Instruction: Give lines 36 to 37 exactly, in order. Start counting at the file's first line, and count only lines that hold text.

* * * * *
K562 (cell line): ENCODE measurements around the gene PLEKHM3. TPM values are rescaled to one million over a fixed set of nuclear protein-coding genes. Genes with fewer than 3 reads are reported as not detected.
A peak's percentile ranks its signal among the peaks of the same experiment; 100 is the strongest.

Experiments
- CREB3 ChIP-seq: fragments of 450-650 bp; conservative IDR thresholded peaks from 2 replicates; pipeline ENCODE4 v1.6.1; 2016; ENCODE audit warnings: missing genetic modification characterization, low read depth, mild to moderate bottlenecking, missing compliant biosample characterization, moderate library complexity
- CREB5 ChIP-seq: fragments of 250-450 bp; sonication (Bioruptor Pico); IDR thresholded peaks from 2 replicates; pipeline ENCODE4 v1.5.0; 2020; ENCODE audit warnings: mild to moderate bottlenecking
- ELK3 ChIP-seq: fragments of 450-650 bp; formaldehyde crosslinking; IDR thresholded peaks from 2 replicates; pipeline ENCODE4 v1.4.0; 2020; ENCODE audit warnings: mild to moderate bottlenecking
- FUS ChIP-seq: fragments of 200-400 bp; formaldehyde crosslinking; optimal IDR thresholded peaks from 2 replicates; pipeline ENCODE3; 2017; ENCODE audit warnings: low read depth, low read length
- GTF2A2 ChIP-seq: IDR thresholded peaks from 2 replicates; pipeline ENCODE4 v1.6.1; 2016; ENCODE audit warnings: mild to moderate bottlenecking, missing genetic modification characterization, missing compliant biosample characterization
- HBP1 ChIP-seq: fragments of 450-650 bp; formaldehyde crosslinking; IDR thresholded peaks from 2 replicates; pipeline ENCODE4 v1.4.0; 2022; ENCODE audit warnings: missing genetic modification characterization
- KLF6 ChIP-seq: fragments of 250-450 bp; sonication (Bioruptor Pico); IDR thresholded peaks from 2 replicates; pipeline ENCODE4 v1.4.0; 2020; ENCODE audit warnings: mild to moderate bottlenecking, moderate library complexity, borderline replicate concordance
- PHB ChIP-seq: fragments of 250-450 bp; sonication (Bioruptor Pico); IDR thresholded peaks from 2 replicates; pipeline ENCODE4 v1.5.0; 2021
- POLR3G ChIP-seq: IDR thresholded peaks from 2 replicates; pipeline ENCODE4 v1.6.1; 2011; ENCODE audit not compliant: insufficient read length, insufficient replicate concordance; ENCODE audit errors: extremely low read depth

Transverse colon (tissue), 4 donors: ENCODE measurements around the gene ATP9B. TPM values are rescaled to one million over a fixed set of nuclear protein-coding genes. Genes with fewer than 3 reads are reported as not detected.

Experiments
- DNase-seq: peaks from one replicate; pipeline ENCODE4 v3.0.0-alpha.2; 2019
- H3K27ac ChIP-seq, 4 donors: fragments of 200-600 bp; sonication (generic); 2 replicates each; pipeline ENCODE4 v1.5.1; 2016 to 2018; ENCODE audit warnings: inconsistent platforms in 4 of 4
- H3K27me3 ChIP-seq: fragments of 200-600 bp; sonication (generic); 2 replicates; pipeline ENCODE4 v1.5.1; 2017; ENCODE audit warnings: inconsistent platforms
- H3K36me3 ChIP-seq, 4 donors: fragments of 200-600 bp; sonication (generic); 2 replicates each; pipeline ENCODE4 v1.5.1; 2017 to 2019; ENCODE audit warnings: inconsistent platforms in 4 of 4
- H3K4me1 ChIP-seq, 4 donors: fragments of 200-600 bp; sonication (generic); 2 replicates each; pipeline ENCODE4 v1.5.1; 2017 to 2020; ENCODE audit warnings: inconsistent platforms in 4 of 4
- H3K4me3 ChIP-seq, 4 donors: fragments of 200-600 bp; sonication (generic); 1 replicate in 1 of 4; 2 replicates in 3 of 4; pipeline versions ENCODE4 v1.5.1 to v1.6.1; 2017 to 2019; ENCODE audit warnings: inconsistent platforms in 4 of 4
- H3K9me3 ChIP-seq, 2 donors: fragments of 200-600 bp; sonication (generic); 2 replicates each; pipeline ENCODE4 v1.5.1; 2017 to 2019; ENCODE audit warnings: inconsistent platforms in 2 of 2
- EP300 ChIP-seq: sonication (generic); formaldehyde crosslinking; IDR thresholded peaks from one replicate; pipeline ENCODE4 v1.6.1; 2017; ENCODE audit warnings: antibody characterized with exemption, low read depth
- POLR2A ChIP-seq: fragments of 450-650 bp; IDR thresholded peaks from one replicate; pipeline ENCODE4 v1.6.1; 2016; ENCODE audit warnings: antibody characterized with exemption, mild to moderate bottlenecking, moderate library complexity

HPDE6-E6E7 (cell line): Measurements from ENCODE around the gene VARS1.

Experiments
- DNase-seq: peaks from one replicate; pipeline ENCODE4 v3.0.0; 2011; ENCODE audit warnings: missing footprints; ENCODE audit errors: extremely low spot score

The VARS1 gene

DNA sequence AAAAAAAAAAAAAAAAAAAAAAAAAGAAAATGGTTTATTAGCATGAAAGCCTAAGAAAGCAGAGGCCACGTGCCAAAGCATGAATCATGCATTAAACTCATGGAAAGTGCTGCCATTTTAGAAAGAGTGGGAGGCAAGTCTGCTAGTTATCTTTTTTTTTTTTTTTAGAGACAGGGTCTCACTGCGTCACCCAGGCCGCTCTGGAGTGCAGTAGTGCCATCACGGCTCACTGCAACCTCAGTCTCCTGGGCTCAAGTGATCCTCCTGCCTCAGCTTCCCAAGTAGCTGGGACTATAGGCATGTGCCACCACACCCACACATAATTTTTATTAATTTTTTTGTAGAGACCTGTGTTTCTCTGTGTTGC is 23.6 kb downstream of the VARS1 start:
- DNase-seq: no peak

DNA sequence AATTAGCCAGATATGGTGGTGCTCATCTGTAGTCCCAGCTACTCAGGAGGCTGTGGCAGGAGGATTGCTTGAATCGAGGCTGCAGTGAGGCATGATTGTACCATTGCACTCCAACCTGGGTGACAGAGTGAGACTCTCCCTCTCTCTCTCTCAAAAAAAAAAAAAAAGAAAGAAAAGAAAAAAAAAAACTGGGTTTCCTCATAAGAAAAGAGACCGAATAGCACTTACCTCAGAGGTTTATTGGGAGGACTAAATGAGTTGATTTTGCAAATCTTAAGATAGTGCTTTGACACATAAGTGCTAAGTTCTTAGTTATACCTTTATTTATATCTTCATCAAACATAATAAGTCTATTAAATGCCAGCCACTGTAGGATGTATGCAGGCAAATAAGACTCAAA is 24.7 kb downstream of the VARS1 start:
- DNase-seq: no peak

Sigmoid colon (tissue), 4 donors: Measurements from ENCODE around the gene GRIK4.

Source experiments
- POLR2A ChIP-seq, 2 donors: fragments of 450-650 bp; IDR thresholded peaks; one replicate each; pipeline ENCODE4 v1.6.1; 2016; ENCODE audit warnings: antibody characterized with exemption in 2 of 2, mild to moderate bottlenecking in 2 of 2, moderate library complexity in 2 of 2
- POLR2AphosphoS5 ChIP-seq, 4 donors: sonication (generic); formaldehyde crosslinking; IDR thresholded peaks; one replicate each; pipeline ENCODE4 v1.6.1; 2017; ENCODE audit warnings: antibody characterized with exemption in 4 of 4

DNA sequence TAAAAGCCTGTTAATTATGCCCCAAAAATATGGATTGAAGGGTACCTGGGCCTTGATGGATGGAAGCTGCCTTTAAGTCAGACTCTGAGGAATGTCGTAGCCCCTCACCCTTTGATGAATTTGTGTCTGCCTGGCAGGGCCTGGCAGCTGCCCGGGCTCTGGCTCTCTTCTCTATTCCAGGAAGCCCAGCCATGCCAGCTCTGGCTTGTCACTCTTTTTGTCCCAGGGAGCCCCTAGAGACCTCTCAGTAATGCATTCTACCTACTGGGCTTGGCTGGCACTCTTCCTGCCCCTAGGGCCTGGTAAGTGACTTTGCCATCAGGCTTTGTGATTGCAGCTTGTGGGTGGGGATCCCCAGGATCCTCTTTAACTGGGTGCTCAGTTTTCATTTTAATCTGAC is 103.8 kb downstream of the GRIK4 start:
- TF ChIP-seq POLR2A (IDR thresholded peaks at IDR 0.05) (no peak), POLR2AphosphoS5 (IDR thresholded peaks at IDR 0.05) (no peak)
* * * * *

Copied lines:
DNA sequence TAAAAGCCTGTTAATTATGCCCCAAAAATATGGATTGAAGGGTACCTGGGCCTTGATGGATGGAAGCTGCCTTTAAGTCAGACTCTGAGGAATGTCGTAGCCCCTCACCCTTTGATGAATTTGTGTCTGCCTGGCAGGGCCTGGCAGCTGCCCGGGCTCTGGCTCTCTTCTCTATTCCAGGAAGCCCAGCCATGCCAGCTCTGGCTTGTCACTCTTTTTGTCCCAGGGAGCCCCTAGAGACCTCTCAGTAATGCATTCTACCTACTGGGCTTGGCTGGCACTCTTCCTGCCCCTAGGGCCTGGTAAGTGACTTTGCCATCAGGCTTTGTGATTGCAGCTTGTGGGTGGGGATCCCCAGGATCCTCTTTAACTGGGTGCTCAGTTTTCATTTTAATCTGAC is 103.8 kb downstream of the GRIK4 start:
- TF ChIP-seq POLR2A (IDR thresholded peaks at IDR 0.05) (no peak), POLR2AphosphoS5 (IDR thresholded peaks at IDR 0.05) (no peak)